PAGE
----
Human Debris is a commentary on what humans leave in the natural landscape. The project spotlights the environmental condition of Houston’s waterways through the building of site-specific sculptures assembled out of harvested debris collected from the beach. Each found material lends itself to a new creation, encompassing the former life of the debris into each sculpture. These objects are simply artifacts to support the work, photographed in interaction with the landscape, then left to be discovered.
This work challenges viewers to reflect upon our consumer culture, the relationship we have with our environment, and the pervasion of pollution.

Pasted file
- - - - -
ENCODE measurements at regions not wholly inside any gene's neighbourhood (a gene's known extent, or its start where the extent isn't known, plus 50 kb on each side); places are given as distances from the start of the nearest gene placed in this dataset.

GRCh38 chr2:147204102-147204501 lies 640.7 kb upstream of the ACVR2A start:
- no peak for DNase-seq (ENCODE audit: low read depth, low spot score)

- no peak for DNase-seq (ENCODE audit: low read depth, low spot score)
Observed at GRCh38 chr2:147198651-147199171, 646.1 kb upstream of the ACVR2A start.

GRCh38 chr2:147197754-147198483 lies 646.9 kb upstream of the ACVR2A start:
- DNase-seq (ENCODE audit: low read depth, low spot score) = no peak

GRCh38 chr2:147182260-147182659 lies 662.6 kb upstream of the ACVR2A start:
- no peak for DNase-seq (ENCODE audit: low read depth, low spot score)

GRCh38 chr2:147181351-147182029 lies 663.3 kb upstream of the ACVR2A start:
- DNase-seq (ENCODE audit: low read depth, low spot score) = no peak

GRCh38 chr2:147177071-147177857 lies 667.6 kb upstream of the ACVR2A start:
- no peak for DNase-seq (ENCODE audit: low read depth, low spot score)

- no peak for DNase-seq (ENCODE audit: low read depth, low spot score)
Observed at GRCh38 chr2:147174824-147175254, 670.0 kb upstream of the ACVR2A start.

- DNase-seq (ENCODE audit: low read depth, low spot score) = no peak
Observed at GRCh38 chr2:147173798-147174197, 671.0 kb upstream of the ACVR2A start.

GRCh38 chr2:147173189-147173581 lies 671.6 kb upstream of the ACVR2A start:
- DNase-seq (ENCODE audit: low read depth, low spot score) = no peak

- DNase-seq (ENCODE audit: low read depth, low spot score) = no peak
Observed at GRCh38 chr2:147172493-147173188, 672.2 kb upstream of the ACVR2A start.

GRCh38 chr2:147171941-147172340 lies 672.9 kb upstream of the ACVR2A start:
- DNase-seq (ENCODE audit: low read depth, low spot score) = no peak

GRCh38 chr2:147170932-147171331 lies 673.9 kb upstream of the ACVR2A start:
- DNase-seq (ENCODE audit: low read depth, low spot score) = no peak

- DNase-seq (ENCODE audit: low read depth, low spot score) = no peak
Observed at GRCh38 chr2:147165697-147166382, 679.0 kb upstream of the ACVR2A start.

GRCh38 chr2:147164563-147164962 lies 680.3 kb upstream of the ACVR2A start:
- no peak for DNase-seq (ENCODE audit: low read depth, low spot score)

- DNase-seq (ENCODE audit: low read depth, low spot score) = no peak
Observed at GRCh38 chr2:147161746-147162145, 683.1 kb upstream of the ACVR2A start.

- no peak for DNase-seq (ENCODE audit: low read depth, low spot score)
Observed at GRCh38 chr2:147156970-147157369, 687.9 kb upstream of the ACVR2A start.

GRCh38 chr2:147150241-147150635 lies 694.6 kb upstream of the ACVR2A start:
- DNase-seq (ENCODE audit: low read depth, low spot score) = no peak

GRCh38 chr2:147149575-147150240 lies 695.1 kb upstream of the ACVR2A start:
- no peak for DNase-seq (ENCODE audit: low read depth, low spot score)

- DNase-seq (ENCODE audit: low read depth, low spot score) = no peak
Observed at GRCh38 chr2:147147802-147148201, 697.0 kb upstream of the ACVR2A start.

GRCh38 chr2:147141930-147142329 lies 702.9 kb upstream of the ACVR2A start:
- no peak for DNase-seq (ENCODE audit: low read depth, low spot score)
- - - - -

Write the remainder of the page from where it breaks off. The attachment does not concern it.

— Jeremy Underwood
Rich, vibrantly photographed street crossings in all 42 of Europe's capitals. A simple concept but one which allows us to reflect deeply on the future of a united (or not) Europe.
These photos are all inspired to some degree by the language of cinema — the staging of locations, placing bodies in real-life situations, the expressionist use of light, the theatrical play between actors, indications of an off-camera area, effects designed to create tension, veiled references to the logic of genres, and more.
One Year Anniversary: This prize-winning multimedia project captures how the protests in Taksim Square, Istanbul began as a local issue before transforming "in the blink of an eye" to a foundation-shaking civil resistance movement.